I don’t think many people in the oil industry will be sad to see the back of 2017. Thankfully it’s closing in a better place than it started – but all eyes are on America.
Every cloud has a silver lining..
The North Sea operator Ineos declared force majeure on all shipments of crude oil, natural gas and condensates on its Forties pipeline system – after a leak was detected. It carries around 40% of the UK’s North Sea oil and gas output. It’s a nightmare for Ineos which only completed the acquisition of the pipeline system from BP in October. It should be down for around two weeks but it did have one positive impact for oil – Brent prices had their highest jump for a year and a half – rising above $65 for the first time since June 2015.
It is a shot in the arm for OPEC which has been working this year to reduce supply in the system. “The market reaction shows that in a tight market, any supply issue will quickly be reflected in higher prices,” said ANZ bank.
Shale the magpie
You may know that the magpie comes along in the spring and eats other birds’ babies or just kicks the eggs out of the nest. Well, in a crude fashion it kinda sums up what shale is doing. Just as OPEC and Russia and the other producers are trying to reduce global oil output and tackle the supply glut, the US continues to do what it does best: produce oil in abandon and enjoy all the good stuff someone else has produced. Recent figures from the American Petroleum Institute show a 6.51m barrel icrease in US crude stockpiles – in what would be the largest jump since March.
“Some of the investors are getting a little bit skittish in terms of the impact on supply, particularly in North America, if we stay in this mid-$50 range,” Michael Loewen, a commodities strategist at Scotiabank in Toronto, told Bloomberg.
So credit must go to OPEC and Russia which, in the face of this news, agreed a deal to continue with the global oil production cut until the end of 2018 – unless the market starts to overheat.
Russia has been nervy about ensuring it’s possible to exit the cuts so that US doesn’t use up all the good times. However Saudi Arabia is keen to see the agreement stand – at least into the summer, as the world enters low demand. Energy Minister Khalid al-Falih told reporters: “When we get to an exit, we are going to do it very gradually … to make sure we don’t shock the market.”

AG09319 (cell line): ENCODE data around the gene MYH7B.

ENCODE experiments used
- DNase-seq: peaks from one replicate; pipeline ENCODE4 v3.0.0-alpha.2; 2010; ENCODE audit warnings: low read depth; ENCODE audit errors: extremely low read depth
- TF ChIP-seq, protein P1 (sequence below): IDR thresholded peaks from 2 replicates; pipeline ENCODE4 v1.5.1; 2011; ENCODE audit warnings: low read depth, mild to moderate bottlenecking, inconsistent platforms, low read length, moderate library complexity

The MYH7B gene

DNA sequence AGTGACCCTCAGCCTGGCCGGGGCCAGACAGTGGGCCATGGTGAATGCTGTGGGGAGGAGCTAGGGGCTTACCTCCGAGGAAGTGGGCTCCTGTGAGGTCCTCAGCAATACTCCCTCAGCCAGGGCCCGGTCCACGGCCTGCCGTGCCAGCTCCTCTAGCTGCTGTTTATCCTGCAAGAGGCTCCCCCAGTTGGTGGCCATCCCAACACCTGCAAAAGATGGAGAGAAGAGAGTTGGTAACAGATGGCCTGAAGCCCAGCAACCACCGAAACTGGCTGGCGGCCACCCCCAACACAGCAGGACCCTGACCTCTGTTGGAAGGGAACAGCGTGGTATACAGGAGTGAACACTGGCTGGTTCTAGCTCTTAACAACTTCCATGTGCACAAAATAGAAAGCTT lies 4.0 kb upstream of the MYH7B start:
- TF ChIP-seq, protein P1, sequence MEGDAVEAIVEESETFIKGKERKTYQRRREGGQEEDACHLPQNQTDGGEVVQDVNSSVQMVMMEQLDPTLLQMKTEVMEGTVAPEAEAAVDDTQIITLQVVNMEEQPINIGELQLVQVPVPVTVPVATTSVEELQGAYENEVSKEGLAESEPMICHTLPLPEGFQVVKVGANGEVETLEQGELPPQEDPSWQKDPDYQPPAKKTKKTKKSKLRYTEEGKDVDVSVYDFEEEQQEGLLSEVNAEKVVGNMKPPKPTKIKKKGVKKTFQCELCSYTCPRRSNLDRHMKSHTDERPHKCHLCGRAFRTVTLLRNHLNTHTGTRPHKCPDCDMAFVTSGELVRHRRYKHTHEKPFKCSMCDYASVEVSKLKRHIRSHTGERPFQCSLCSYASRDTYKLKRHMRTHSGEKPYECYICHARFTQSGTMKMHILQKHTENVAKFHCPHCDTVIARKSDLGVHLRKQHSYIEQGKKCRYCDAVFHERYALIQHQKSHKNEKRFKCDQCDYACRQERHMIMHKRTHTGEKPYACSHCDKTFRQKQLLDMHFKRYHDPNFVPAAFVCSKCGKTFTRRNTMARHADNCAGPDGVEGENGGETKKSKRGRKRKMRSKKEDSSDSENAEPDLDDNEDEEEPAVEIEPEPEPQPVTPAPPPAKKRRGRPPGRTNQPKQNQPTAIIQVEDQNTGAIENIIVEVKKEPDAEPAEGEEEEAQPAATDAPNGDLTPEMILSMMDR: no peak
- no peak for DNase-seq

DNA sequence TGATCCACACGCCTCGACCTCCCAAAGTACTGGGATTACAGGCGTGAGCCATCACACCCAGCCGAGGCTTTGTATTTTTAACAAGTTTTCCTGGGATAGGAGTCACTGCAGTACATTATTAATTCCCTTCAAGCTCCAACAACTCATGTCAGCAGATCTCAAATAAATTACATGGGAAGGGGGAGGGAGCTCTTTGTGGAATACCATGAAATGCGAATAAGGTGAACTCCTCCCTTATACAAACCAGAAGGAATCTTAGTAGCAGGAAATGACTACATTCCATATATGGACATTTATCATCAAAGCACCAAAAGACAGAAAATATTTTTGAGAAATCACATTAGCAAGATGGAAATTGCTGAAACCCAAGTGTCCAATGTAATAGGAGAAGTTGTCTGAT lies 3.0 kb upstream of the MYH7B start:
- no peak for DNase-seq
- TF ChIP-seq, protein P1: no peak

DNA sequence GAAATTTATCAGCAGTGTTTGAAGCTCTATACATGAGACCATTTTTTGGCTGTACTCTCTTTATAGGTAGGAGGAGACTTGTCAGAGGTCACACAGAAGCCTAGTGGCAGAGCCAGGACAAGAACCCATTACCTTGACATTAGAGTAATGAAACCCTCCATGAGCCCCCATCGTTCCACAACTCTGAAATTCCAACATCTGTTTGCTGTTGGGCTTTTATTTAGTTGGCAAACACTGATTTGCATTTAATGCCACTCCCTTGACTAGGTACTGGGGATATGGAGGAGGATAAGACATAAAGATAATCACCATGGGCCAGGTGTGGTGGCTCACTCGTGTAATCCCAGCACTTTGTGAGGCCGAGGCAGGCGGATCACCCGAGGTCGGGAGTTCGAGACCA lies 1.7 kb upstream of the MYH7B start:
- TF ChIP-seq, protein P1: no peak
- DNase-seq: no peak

Mixed news came from Moody’s earlier this month when it predicted that the industry will continue its slow recovery into 2018 but it doesn’t mean we’re on easy street.
“Prolonged oversupply will constrain oil prices in the next 1-2 years, though [Organization of Petroleum Exporting Countries]-led production cuts have now stabilised around price-supportive levels,” said Steve Wood, Moody’s managing director for oil and gas. “We expect prices to remain within the $40-60/bbl band through 2019, assuming continued compliance with global production targets.”
Two tales of one industry
OPEC felt confident at the end of 2017 to forecast that the curbs will finally eliminate the glut – and it is going in the right direction. The surplus fell from 291m in November last year to 111m in October. It is confident the re-balancing will happen late in 2018.
However the International Energy Agency has a different outlook. It sees inventories remaining as they are as new supply surpasses demand. “The US alone can achieve almost all of the supply growth that OPEC forecasts globally in 2018,” Carsten Fritsch, an analyst at Commerzbank in Frankfurt told indiatimes. “So, without question, the IEA’s forecast is more convincing.”
Well, who wants to know everything? Buckle in for an interesting year ahead!